Kara Ross Camarena is doctoral student in the Department of Government at Harvard University. She studies the the political economy of international migration and employs formal modeling, case studies and quantitative empirical analysis in her research. She has done fieldwork in Tanzania, Kenya and Australia.
Kara's dissertation research examines the transnational politics of migration. The first article develops and tests a causal mechanism through which the movement of large populations, like those in refugees crises, increase violence in their destination. The second paper draws on case evidence from fieldwork, interviews and archival information to develop a theory of refugee policy selection. The last paper builds and tests a model of choosing asylum and foreign aid policy jointly and considers the relative efficacy of a range of policies aimed at limitting migrant flows. The dissertation is part of a broader research agenda that explores the political economy of migration and its implications for security, conflict, international aid and development.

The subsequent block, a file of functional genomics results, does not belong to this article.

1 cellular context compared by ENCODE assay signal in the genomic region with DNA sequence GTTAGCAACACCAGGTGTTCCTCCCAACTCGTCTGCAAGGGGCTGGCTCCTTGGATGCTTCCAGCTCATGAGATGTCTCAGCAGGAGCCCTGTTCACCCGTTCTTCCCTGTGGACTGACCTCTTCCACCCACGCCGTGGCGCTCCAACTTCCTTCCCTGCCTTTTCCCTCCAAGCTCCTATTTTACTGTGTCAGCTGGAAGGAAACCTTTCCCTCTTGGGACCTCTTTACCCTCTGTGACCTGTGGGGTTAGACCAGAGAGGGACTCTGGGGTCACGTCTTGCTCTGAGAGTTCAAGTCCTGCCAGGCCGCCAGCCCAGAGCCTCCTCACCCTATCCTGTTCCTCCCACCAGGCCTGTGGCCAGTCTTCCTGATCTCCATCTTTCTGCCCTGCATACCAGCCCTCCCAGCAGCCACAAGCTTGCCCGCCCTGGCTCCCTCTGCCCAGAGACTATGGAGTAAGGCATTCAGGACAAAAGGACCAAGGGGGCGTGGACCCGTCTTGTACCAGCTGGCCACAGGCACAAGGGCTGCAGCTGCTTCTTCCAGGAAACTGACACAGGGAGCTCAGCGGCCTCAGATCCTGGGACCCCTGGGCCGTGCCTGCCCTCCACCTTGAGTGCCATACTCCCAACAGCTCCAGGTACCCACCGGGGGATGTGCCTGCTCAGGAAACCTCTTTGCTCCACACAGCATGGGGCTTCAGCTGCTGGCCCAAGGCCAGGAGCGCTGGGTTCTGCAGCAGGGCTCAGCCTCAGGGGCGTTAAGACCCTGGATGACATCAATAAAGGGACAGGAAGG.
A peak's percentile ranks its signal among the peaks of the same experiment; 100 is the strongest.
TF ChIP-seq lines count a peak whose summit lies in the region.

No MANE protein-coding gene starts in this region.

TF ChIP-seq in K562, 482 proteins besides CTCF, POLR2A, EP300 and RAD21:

Kara has a MPP from the Harris School of Public Policy and a Bachelor’s degree from the College at the University of Chicago. Prior to pursuing graduate studies, she worked in the non-profit sector in the United States and in development in Tanzania.